Summary of chapter 11
Citizens can participate in politics in a variety of legal ways: conventionally, by voting and taking part in public opinion polls; organizationally, by joining political parties or interest groups; or professionally, by working full time for such organizations. Street demonstrations and economic boycotts are unconventional forms of participation. Illegal participation runs the gamut from nonviolent actions (civil disobedience) to extremely violent acts (terrorism).
Public opinion polls can influence the political process in various ways. Elections, despite inherent limitations, are the democratic way to translate mass preferences into public policy. The two major types of electoral systems are first past the post (found in the United States and Great Britain) and proportional representation (used in most representative democracies). In democratic republics, voters elect legislators, chief executives, and sometimes judges. Forms of direct democracy include referendums, initiatives, and recalls.
Voting rates in the United States are low, especially in midterm elections. Voters are generally ill informed. According to elitist theories, political power is always concentrated in the hands of the few. Madisonian pluralists, who argue that power in democratic societies is diffused, dispute this elitist theory.
Political parties perform several key functions in republics. They facilitate participation, aggregate interests, recruit qualified candidates for office, raise money for political campaigns, and help organize governments by building a national consensus and offering alternatives, especially during the election process. One-party systems are generally associated with authoritarianism. Multiparty systems typically offer voters clearer alternative than do two-party systems. The type of party system found in a given country is determined by its traditions, constitution, and culture.
In modern democracies, interest groups and lobbies play an important role in influencing public policy. Some say they distort the democratic process and serve special interests rather than the public interest. Defenders say they offset one another and ensure a competitive political system.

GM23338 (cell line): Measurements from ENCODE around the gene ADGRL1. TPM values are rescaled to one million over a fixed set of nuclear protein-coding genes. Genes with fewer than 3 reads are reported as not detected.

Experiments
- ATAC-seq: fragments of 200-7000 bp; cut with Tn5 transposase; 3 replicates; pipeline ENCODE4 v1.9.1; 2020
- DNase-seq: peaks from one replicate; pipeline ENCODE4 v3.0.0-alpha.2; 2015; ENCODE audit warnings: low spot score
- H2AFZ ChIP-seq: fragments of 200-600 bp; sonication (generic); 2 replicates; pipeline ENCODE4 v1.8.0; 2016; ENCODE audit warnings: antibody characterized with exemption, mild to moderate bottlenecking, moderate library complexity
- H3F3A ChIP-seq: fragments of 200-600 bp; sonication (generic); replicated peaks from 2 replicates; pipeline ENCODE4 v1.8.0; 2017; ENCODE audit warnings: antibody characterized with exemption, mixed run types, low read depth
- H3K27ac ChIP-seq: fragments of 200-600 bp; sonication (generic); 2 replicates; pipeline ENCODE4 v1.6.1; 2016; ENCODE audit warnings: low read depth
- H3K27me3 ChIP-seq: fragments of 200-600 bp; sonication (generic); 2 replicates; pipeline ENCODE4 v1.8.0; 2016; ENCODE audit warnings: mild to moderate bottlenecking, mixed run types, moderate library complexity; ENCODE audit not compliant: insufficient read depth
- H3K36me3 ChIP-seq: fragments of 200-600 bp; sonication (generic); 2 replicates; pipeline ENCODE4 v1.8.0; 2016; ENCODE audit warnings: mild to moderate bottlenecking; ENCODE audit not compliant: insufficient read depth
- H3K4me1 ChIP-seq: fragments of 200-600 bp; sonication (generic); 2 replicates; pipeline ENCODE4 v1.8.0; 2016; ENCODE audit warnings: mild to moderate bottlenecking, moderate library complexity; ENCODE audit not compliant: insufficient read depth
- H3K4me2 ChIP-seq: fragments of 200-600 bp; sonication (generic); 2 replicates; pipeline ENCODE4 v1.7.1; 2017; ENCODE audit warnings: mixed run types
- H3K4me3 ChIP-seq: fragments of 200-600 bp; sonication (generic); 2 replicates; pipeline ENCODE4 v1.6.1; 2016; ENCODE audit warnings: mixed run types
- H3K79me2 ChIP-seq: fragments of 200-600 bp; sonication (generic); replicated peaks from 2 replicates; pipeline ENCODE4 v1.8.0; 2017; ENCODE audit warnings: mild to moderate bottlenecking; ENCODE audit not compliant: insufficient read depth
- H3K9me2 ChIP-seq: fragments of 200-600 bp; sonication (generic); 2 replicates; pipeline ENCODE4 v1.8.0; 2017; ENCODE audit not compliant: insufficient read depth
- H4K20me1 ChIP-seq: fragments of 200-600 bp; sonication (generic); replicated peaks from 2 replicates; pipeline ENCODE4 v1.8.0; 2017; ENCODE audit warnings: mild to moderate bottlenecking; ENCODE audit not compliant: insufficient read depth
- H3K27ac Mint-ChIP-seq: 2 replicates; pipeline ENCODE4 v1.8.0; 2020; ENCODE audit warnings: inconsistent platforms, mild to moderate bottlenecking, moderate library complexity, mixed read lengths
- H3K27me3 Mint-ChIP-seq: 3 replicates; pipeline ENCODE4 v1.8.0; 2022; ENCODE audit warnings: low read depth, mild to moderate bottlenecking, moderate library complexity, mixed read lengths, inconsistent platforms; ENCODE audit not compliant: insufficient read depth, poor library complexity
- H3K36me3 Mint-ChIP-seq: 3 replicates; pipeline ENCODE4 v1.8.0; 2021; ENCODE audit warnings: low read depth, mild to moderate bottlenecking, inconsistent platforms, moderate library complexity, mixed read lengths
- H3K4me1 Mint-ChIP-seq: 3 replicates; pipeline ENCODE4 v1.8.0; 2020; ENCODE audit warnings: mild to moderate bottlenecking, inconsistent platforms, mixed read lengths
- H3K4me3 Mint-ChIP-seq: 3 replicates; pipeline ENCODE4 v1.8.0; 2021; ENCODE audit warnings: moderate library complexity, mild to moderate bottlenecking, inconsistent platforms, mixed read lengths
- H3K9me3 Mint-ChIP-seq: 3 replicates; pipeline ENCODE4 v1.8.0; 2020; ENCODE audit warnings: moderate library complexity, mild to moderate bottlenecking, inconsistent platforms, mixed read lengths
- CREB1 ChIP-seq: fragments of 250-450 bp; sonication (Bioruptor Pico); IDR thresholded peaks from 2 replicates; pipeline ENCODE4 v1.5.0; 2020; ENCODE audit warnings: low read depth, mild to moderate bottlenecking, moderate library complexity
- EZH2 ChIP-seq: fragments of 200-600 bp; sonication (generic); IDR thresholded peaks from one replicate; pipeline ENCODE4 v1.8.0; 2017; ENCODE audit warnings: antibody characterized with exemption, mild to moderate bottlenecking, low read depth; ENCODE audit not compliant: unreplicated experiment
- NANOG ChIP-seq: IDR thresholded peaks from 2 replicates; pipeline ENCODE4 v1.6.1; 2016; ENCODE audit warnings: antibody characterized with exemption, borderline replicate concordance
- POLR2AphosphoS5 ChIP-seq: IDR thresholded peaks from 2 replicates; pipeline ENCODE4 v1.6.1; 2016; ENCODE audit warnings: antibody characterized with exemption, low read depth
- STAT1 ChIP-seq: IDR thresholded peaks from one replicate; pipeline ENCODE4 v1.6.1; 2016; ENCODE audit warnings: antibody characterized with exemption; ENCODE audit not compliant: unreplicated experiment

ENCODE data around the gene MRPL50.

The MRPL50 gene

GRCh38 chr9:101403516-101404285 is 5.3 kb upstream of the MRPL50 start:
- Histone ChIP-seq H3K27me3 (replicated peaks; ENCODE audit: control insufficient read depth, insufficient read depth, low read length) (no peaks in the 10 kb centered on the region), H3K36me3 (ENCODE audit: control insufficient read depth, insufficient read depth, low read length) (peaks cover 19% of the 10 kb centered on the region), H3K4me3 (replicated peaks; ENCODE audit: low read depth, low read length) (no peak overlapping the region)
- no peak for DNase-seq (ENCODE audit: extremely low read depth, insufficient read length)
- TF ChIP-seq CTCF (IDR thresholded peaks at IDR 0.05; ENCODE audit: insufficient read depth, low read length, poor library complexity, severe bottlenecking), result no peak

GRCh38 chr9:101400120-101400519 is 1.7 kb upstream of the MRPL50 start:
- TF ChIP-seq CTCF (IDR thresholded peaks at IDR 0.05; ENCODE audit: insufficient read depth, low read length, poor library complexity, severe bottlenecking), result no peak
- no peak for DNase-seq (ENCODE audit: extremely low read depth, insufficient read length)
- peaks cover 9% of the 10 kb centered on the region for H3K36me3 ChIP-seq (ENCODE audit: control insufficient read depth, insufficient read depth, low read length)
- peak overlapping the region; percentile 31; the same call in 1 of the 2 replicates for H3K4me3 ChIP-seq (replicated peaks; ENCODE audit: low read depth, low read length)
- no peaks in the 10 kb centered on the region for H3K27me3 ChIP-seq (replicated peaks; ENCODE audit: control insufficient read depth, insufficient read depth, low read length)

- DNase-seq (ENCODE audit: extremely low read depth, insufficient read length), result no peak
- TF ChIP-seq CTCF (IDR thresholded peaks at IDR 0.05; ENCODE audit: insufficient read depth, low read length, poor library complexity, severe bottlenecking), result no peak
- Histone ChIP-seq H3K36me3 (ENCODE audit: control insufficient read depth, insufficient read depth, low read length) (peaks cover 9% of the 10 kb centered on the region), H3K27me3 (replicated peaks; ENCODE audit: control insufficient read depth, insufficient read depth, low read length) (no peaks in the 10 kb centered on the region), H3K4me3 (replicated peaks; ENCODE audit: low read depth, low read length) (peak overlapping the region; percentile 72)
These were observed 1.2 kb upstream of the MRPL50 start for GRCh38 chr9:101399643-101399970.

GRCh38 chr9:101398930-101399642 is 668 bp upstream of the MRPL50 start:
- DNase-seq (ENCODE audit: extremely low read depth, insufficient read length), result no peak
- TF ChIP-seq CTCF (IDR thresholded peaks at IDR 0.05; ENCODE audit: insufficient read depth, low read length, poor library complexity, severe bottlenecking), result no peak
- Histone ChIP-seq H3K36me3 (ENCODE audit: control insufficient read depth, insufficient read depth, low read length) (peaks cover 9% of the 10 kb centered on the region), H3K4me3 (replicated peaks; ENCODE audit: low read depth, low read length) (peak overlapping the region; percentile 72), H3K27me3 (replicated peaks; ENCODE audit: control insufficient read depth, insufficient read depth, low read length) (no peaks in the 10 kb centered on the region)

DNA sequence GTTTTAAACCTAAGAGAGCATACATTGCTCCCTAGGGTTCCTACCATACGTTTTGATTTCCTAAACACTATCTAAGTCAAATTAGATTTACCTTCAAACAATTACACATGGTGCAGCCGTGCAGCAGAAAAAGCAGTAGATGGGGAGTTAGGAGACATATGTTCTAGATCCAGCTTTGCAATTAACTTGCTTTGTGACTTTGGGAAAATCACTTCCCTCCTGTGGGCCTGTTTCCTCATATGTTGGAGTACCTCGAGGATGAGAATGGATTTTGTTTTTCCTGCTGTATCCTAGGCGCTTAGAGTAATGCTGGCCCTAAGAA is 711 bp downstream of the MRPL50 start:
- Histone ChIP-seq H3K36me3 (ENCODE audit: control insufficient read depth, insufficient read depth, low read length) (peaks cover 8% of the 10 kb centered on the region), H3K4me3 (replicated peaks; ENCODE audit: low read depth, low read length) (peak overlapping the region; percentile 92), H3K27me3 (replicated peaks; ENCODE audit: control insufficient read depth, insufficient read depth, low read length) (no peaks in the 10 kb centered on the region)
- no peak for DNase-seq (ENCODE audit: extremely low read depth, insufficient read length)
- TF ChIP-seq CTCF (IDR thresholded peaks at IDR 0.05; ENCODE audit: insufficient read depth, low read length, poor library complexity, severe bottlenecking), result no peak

The Internet has transformed politics. It both facilitates popular participation and places a new control tool in the hands of governments.
Summary of chapter 12
We can classify political leaders who occupy government positions as statesmen, demagogues, or ordinary politicians. Citizen-leaders hold no official office but can exert significant political influence.
Exceptional leaders who display an overriding concern for the public good, superior leadership skills, and keen practical wisdom in times of crisis were long called statesmen; today this term is not considered politically correct in some quarters, so it has fallen into disuse. The lure of fame has been one of the motivating forces for many great leaders. Modern neglect of the concept of statecraft has led some observers to view it as a dying art.
Most prevalent in representative democracies are ordinary politicians. All elected officials must decide whether to exercise positive leadership or merely represent the views of their constituents. According to the delegate theory of democratic representation, politicians should act primarily as conduits for the expressed wishes of the electorate; the trustee theory, by contrast, stresses the importance of independent judgment in political office. Politicians who seek to combine these two concepts of representation are called solons in the text, in honor of the Roman statesman and lawgiver, Solon. The demagogue combines reckless personal ambition, unscrupulous methods, and charismatic appeal. Demagogues are most prevalent in democracies, and their fall is often as sudden and spectacular as their rise to power.
Citizen-leaders combine dedication to a cause, personal ability or magnetism, and opposition to governmental policy (or established practice). They inspire others and attract a sympathetic following, frequently on a worldwide scale. They exert a moral force generated by the power of the cause they personify.